People of color who venture into White spaces, including national parks, may be treated
rather coolly and, not surprisingly, feel unwelcome and remain on their guard (Carter 2008).
Moreover, their behavior in White spaces often comes under severe scrutiny. Leisure among
young African American males, in particular, is often viewed as pathological, disruptive, and
a major source of disturbance in public settings (Austin 1997–1998). This has led to no
small amount of racial proﬁling and monitoring in public parks and recreation areas. It can be
surmised that many people of color in the United States are constrained from more fully ac-
cessing a wider range of outdoor recreation activities and NPS areas because of the existence
of a ﬁrmly entrenched White racial frame.
A White racial frame makes it daunting for people of color to participate in outdoor
recreation activities and visit parks where they are in the minority. Mikhail Martin, a young
African American from Queens and co-founder of Brothers of Climbing, explained why so
few Blacks participate in rock climbing: “In the black community, there’s this misconception
that, ‘Oh, Black people don’t do that. Only White people do this.’ And they have every right
to believe that, because their outlet to the world is what you see on the TV and internet, and if
you don’t see any Black people, or any people of color climbing, you’re not going to think you
can do it” (REI 2017). J. Drew Lanham (2013), a serious birdwatcher and African American,
offered nine “rules” for African American birdwatchers. An abbreviated list is as follows:
• Be prepared to be confused with the other black birdwatcher.
• Carry your binoculars—and three forms of identiﬁcation—at all times.
• Don’t bird in a hoodie.
• Nocturnal birding is a no-no.
Some White visitors are vociferous in their opposition to the NPS’s efforts to promote
ethnic and racial diversity in the national parks. The following letter to the editor, published
in National Parks magazine, blasted the NPS for what the writer regarded as a misguided
initiative: “Your recent article ... was way off target. To modify the National Park System to
lure ethnic minorities would be a disaster and one more facet of our country that would be
changed to please a few, ignoring the desires of the majority…. If minorities do not like going
to the parks, it is their loss. But please don’t let us be duped into thinking it is our loss. Many
of us look to the parks as an escape from the problems ethnic minorities create. Please don’t
modify our parks to destroy our oasis” (Lucier 1994: 6). Three other letters were published
along with this one and they too were critical of the NPS in its diversity efforts.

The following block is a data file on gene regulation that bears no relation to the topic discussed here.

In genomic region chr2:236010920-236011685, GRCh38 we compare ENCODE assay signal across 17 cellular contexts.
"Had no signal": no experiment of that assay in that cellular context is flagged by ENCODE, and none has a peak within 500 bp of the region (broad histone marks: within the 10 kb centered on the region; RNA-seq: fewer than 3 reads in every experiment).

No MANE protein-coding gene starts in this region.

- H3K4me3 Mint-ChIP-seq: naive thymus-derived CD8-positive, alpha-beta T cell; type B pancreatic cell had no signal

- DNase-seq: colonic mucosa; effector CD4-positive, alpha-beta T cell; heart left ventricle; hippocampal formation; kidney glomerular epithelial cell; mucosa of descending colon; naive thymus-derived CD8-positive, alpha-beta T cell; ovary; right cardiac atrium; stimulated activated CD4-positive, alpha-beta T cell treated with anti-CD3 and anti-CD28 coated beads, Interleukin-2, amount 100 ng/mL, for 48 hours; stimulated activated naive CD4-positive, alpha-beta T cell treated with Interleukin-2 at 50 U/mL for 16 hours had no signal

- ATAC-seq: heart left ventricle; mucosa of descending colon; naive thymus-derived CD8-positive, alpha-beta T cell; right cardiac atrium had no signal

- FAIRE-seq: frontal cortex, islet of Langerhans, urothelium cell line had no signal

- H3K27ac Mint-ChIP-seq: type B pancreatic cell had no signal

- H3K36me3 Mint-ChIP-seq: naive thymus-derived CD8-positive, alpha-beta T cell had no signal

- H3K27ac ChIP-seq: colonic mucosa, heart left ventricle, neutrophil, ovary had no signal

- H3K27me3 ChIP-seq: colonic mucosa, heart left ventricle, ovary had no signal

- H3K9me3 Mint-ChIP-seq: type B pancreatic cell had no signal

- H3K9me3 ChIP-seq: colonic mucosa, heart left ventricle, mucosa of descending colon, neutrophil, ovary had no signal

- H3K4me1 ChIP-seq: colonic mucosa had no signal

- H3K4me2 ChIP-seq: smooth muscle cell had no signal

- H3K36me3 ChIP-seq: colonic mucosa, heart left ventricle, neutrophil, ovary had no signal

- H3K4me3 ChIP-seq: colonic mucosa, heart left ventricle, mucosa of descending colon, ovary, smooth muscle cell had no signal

Despite NPS’s efforts to diversify its staff and create sites that reﬂect the history of all Amer-
icans, people of color are far less likely to visit many national parks compared with Whites
and they face formidable constraints to visitation. We have argued that non-visitation can be
boiled down to limited socioeconomic resources, cultural factors and boundary maintenance,
The George Wright Forum • vol. 35 no. 1 (2018) • 79
and discrimination and a White racial frame. These constraints limit visitation and the acqui-
sition of leisure preferences that deﬁne outdoor recreation and NPS destinations as culturally
relevant and appropriate. Is there anything the NPS can do to alleviate these constraints? We
believe that service provision for people of color can be improved by ensuring that programs
and facilities are affordable, accessible, culturally relevant, safe, and welcoming.
More speciﬁcally, we suggest that NPS initiatives and programs work toward ensur-
ing that younger generations of Americans, particularly youth of color, establish a long-term
relationship and gain in-depth experiences with national parks (Stanﬁeld McCown 2011).
Moreover, NPS must work harder at recruiting individuals from more diverse backgrounds,
as nearly 80% of the NPS workforce is White (Partnership for Public Service 2018). Simulta-
neously, the agency needs to dissipate the conservative organizational culture that discourag-
es new ideas and creates barriers for promoting diversity and inclusion (Santucci et al. 2014).
A more inclusive workforce would give voice to the needs and constraints of people of color.
The biggest challenge facing NPS may be political. It is noteworthy that people of color
are far more likely to visit parks that are relevant to their historical and/or cultural heritage.
For example, data collected by VSP showed that Asian Americans comprised one-third of all
visitors to Manzanar National Historic Site, a unit that interprets the internment of Japanese
Americans during World War II (US Department of the Interior 2005). Likewise, Blacks
made up 17% of all visitors to Booker T. Washington National Monument, a historical park
established to honor the birthplace of one of the United States’ most prominent African
American educators and orators (National Park Service 1996). However, as we have noted,
many Whites regard national parks and other recreation areas as White spaces. They might
not want NPS and other agencies to highlight non-White legacies or reach out to minority
communities. Given the widespread antipathy many people of color encounter in everyday
life, NPS will need strong and inﬂuential allies and partners as they continue to seek to make
the agency relevant to more Americans. Without allies and political support, NPS’s effort
to diversity will stall, and many people of color will continue to encounter formidable con-
straints to visitation.